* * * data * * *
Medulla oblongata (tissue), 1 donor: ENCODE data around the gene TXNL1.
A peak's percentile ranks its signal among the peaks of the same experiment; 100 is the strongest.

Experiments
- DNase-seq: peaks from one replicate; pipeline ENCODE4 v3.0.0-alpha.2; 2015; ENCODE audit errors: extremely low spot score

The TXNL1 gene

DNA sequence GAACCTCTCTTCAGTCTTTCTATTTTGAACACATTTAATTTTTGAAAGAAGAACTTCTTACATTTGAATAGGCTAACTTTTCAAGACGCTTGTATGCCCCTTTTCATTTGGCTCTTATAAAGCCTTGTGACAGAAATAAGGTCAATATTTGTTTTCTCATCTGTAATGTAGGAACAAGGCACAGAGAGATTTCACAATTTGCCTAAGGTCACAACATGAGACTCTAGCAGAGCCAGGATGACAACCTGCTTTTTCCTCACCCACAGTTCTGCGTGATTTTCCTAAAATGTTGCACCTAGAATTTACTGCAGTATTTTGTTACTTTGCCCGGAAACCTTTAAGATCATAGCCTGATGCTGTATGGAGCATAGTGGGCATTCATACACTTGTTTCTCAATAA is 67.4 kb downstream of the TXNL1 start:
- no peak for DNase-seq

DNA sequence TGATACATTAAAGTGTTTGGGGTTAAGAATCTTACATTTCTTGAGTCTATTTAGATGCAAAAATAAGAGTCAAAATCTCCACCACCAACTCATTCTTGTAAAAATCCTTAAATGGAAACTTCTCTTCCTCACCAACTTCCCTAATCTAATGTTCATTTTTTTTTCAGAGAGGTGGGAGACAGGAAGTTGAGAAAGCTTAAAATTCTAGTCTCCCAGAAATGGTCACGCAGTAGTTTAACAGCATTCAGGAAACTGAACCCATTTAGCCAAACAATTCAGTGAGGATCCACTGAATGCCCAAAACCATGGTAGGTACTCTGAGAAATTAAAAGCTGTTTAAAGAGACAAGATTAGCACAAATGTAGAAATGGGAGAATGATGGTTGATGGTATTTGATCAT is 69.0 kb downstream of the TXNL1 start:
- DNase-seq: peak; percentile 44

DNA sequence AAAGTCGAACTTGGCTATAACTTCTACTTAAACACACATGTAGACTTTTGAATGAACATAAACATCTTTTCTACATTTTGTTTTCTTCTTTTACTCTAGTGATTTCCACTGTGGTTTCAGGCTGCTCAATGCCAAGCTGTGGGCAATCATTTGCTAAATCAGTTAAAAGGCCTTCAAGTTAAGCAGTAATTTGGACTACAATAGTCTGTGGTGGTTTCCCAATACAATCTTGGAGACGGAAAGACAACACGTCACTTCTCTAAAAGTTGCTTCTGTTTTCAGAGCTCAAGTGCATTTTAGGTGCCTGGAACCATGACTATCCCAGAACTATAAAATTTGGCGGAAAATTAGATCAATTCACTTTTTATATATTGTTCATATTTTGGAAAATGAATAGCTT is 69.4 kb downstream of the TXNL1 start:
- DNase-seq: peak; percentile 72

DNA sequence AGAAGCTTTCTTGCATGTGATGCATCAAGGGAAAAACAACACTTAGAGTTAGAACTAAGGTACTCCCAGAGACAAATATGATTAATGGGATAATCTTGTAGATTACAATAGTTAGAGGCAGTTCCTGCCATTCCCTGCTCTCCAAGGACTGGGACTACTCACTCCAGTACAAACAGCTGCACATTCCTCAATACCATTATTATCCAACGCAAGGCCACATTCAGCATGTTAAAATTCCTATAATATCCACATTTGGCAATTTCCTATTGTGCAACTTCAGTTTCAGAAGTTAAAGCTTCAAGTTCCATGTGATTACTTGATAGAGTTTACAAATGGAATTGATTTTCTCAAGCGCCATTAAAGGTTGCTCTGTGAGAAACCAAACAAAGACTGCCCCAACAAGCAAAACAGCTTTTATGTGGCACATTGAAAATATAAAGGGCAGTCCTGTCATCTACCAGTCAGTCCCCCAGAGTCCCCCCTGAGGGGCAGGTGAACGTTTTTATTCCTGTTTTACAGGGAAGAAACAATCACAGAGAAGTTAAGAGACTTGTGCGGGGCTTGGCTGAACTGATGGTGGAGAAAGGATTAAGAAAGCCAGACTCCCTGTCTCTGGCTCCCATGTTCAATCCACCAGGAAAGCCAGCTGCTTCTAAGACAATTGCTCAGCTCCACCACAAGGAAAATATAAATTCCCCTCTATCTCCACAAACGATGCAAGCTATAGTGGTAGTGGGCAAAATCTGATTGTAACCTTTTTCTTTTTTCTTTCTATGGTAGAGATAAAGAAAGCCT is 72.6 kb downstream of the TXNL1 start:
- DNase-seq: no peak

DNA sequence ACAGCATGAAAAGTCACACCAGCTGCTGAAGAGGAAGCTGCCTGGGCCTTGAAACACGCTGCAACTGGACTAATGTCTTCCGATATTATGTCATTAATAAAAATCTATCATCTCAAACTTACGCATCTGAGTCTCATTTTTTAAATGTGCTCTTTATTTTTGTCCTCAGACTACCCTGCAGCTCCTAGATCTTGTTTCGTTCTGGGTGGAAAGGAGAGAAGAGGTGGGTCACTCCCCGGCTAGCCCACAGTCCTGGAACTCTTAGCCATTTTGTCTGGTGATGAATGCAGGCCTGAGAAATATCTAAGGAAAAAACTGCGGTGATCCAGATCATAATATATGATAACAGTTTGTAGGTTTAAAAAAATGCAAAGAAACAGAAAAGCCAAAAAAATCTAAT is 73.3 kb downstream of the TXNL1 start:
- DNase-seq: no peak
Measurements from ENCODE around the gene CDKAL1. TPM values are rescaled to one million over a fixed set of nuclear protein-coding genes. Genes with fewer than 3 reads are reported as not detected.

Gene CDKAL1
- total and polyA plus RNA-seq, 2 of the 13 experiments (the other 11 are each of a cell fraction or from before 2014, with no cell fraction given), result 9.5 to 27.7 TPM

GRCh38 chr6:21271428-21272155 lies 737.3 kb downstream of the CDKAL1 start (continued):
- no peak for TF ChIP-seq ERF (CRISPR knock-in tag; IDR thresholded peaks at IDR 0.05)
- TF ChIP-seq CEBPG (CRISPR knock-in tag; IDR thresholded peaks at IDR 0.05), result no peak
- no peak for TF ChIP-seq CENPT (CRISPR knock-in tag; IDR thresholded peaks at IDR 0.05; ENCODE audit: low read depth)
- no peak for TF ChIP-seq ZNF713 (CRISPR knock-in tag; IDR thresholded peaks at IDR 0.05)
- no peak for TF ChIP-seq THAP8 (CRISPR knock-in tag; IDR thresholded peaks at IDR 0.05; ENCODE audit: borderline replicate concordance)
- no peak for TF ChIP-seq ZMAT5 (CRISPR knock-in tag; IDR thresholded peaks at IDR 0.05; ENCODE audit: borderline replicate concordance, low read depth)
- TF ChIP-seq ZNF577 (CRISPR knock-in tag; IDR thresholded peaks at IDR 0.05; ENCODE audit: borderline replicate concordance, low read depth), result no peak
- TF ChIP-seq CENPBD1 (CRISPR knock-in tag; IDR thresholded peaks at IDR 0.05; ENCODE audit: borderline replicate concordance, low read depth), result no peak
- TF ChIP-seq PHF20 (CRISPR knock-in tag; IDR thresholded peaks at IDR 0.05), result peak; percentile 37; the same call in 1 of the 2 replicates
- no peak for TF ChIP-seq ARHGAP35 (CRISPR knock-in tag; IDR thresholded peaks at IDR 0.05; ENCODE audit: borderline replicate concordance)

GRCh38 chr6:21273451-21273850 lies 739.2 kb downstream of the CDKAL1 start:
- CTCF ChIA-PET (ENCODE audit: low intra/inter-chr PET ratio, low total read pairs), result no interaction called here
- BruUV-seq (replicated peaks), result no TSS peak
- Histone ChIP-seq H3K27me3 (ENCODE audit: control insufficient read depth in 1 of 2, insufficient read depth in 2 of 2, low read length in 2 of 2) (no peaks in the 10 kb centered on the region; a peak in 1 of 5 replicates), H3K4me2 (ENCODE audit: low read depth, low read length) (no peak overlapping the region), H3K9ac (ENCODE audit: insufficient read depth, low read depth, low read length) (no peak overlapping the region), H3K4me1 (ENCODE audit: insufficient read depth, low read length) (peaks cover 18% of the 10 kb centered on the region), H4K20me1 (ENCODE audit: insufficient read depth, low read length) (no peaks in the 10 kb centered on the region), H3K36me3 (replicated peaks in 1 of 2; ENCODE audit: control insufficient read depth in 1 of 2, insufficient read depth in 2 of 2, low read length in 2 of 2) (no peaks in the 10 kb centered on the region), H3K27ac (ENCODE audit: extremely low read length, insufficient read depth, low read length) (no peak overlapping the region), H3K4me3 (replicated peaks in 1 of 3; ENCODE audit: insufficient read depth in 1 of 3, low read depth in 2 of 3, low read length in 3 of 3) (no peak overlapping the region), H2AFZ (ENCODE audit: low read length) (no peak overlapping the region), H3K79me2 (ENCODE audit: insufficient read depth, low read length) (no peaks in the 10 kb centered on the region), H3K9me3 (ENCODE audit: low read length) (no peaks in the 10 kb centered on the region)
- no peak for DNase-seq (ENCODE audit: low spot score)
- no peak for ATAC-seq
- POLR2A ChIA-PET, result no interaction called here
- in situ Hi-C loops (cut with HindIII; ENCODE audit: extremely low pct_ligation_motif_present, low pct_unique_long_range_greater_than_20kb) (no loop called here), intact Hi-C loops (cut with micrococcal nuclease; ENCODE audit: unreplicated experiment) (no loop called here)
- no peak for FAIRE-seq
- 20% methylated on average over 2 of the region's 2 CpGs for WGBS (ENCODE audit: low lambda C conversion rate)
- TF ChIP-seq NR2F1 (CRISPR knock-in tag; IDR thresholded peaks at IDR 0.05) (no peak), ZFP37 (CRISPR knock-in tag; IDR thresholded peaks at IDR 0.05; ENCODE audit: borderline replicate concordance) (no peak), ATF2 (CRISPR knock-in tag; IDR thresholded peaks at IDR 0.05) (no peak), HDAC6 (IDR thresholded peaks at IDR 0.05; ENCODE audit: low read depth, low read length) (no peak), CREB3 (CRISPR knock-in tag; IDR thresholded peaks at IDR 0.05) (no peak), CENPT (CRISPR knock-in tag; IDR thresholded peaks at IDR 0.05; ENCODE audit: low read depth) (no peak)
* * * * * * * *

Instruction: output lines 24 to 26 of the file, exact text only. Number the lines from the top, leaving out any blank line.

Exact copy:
- no peak for TF ChIP-seq THAP8 (CRISPR knock-in tag; IDR thresholded peaks at IDR 0.05; ENCODE audit: borderline replicate concordance)
- no peak for TF ChIP-seq ZMAT5 (CRISPR knock-in tag; IDR thresholded peaks at IDR 0.05; ENCODE audit: borderline replicate concordance, low read depth)
- TF ChIP-seq ZNF577 (CRISPR knock-in tag; IDR thresholded peaks at IDR 0.05; ENCODE audit: borderline replicate concordance, low read depth), result no peak